Far North
by Will Hobbs
Book Jacket
Kirkus Copyright Kirkus Reviews, used with permission. 9780688141929 Stranded in an uninhabited area of Canada's Northwest Territories, two teenagers and an old Indian hunter face a winter so brutal residents call it ``The Hammer.'' Gabe, 15, has come to boarding school in Yellow Knife to be nearer his oilman father. When his taciturn Athapaskan roommate, Raymond, quits school to fly back to his village, Gabe goes along. A spur-of-the- moment trip to see spectacular Virginia Falls turns into disaster when plane and pilot are swept away. Gabe and Raymond are left with a small cache of survival gear, plus a third passenger, Raymond's great-uncle, Johnny Raven, to keep them alive. Johnny teaches his two charges rudimentary survival skills, then finds them an old cabin in which to hole up before he dies. Weeks and repeated brushes with death later, the destruction of their food supply by a grizzly bear forces them into a grueling trek to Raymond's home. Although Hobbs (Beardance, 1993, etc.) doesn't write with the immediacy or meticulous attention to detail that Gary Paulsen brings to Brian's Winter (1996) or its prequel, Hatchet (1987), he summons plenty of uncontrived danger for his characters to face both foolishly and heroically. The conflict between modern and traditional ways is pervasive, as Raymond, a misfit in both worlds, struggles to find out who he is. (Fiction. 10-13)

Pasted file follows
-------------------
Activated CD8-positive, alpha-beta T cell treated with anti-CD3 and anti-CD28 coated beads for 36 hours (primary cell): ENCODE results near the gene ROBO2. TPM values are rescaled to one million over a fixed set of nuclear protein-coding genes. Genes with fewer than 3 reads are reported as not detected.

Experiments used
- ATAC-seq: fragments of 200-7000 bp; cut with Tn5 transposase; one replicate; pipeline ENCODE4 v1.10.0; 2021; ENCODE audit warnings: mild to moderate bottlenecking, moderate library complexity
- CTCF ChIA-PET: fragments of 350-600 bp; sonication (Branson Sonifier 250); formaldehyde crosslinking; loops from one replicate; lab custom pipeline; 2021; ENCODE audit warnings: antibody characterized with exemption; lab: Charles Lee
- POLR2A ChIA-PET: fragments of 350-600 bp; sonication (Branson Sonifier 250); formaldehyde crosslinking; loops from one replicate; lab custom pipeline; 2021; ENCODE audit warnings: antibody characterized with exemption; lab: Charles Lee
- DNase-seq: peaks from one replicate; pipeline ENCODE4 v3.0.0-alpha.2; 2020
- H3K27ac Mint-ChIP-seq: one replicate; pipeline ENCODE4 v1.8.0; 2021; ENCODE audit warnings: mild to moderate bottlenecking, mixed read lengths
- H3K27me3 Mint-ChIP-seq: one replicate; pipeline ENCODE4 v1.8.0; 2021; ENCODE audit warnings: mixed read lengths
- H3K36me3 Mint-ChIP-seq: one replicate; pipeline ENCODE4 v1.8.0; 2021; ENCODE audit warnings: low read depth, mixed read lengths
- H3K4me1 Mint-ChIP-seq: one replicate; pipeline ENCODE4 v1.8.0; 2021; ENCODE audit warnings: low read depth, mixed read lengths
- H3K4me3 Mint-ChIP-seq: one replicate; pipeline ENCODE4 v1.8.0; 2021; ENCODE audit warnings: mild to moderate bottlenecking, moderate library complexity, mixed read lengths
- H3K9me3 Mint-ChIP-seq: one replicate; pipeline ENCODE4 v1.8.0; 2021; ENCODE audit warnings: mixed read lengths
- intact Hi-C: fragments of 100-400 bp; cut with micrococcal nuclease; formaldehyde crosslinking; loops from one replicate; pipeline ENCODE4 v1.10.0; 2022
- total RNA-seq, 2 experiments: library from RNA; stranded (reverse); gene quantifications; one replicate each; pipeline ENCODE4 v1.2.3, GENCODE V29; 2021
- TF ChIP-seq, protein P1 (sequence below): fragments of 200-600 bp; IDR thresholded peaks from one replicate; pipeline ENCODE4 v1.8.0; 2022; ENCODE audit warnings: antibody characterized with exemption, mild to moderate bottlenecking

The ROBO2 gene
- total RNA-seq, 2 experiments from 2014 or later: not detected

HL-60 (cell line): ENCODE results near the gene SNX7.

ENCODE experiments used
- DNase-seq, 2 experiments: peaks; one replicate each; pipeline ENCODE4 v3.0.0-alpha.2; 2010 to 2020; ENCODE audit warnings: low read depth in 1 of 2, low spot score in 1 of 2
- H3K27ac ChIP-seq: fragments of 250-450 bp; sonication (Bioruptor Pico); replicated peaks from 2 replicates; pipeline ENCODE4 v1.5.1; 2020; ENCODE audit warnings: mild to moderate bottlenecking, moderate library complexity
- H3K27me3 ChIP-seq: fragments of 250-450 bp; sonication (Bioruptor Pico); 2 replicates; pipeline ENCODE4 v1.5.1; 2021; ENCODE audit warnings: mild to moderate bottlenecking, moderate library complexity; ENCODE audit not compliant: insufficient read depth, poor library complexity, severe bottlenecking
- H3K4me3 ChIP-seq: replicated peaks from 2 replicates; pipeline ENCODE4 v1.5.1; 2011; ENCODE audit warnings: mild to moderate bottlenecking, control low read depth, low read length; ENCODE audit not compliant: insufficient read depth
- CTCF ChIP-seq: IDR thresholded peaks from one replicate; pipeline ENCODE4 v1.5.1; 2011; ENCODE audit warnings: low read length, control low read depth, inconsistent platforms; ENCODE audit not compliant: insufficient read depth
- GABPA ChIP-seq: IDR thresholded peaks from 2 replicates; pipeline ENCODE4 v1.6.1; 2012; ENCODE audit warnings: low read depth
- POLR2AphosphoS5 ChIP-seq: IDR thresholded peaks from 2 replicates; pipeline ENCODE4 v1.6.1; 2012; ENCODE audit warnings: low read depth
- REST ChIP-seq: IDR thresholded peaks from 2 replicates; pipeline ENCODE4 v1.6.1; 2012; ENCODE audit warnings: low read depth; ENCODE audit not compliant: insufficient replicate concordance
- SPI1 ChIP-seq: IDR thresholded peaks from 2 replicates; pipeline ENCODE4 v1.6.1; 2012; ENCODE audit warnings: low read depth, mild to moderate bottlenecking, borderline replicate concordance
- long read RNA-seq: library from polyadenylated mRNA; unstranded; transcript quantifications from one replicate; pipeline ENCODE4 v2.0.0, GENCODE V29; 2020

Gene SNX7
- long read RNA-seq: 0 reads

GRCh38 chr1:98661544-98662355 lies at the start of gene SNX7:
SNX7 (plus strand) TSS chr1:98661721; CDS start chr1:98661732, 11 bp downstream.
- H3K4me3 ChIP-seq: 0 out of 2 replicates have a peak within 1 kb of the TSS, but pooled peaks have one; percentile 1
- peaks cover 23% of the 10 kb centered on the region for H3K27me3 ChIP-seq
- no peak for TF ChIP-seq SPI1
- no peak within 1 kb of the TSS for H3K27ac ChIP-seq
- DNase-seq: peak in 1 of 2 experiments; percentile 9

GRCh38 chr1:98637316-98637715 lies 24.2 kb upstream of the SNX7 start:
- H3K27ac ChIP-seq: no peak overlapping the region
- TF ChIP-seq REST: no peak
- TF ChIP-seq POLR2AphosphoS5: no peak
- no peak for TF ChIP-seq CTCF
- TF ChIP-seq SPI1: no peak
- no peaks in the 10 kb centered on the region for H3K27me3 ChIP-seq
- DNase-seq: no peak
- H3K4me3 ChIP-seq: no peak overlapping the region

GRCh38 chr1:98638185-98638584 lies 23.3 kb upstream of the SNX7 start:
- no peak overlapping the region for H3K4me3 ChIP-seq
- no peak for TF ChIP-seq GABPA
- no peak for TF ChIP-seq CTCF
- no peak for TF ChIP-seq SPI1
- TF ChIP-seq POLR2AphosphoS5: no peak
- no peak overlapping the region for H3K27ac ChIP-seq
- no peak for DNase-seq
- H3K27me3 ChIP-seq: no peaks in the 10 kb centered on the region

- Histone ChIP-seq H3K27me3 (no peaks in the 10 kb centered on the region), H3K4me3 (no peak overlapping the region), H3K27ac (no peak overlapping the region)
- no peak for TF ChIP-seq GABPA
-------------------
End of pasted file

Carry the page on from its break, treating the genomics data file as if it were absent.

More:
Horn Book (c) Copyright The Horn Book, Inc., a wholly owned subsidiary of Media Source, Inc. No redistribution permitted. 9780688141929 Fiction: O A routine sightseeing flight ends in disaster in the Northwest Territories, stranding fifteen-year-old Gabe; Raymond, an Athabaskan Indian from a remote village; and Raymond's ailing great-uncle, the only one of the trio with any real survival skills. What follows is a thrill-a-minute account of their struggle. Deeper issues are addressed, including the contrast between Gabe's culture and Raymond's, and between Raymond's and his uncle's cultures. Horn Rating: Superior, well above average. Reviewed by: mmb (c) Copyright 2010. The Horn Book, Inc., a wholly owned subsidiary of Media Source, Inc. No redistribution permitted.
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